'Adages' by Erasmus of Rotterdam (1500-1536)

Although it began as an entry in his compilation of proverbs, Erasmus' essay on the Sileni of Alcibiades was published separately in 1517 and saw a very wide circulation. An English translation appeared in 1543 as A scornful Image or Monstrus Shape of a Marvelous Strange Fygure Called Sileni Alcibiadis Presentyng the State and Condicion of this Present World and Inespeciall of the Spirituallte How Farre They Be from the Perfite Trade and Lyfe of Criste.

In the first place, it's well known that all human affairs are like the figures of Silenus described by Alcibiades and have two completely opposite faces, so that what is death at first sight, as they say, is life if you look within, and vice versa, life is death. The same applies to beauty and ugliness, riches and poverty, obscurity and fame... you'll find everything suddenly reversed if you open the Silenus.

Erasmus, Praise of Folly.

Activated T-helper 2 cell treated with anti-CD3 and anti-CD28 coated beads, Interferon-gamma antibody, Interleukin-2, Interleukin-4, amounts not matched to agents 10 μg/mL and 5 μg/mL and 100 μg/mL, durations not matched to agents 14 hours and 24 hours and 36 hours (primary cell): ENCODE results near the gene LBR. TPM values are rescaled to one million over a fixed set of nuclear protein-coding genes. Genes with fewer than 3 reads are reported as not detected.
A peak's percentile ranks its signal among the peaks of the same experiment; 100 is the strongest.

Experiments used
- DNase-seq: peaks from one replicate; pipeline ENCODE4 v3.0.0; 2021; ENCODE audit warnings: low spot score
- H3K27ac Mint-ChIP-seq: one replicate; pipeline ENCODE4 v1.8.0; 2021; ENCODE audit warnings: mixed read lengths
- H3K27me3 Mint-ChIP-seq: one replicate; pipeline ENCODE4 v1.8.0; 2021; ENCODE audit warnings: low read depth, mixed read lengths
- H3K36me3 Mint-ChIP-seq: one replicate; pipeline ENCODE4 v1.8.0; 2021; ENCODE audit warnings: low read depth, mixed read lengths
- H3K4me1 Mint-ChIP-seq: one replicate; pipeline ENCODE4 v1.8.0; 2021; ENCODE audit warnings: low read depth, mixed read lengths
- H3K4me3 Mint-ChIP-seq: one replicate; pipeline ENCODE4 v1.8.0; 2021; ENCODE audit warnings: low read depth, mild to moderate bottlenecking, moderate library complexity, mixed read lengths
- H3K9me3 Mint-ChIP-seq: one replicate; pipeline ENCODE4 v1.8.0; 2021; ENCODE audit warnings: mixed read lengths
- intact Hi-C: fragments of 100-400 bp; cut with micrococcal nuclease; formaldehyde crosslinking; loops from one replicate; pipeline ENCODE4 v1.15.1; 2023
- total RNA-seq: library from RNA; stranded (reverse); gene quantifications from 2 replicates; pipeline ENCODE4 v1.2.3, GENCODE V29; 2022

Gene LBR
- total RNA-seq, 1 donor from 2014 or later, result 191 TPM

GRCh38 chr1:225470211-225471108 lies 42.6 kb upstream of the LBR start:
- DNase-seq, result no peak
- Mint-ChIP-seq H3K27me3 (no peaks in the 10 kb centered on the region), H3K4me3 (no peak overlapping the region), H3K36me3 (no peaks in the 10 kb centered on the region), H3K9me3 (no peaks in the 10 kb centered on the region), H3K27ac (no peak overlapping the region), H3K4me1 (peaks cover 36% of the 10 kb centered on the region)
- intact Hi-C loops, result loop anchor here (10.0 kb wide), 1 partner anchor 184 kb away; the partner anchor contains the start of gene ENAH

Sileni of Alcibiades: 

The Sileni of Alcibiades, seems to have passed into a proverb among educated people; it is, at any rate, on record as a proverb in the Greek collections. It will have two possible uses, either of some thing which, though on the surface and (as the saying goes) at first sight looks worthless and absurd, is yet admirable on a nearer and less superficial view, or of some man whose face and bearing promise far less than what he hides in his heart. The Sileni are said to have been a kind of small figure of carved wood, so made that they could be divided and opened. Thus, though when closed they looked like a caricature of a hideous flute-player, when opened they suddenly displayed a deity, so that this humorous surprise made the carver's skill all the more admirable. Furthermore, the subject of these images was drawn from the well-known comic figure of Silenus, Bacchus' tutor and the court buffoon of the gods of poetry (for they too have their jesters like the princes of our own day). [...] ...Alcibiades in Plato's Symposium, who is preparing to deliver a panegyric of Socrates, draws a parallel between him and Sileni of this kind, because like them he was very different on close inspection from what he seemed in his outward bearing and appearance.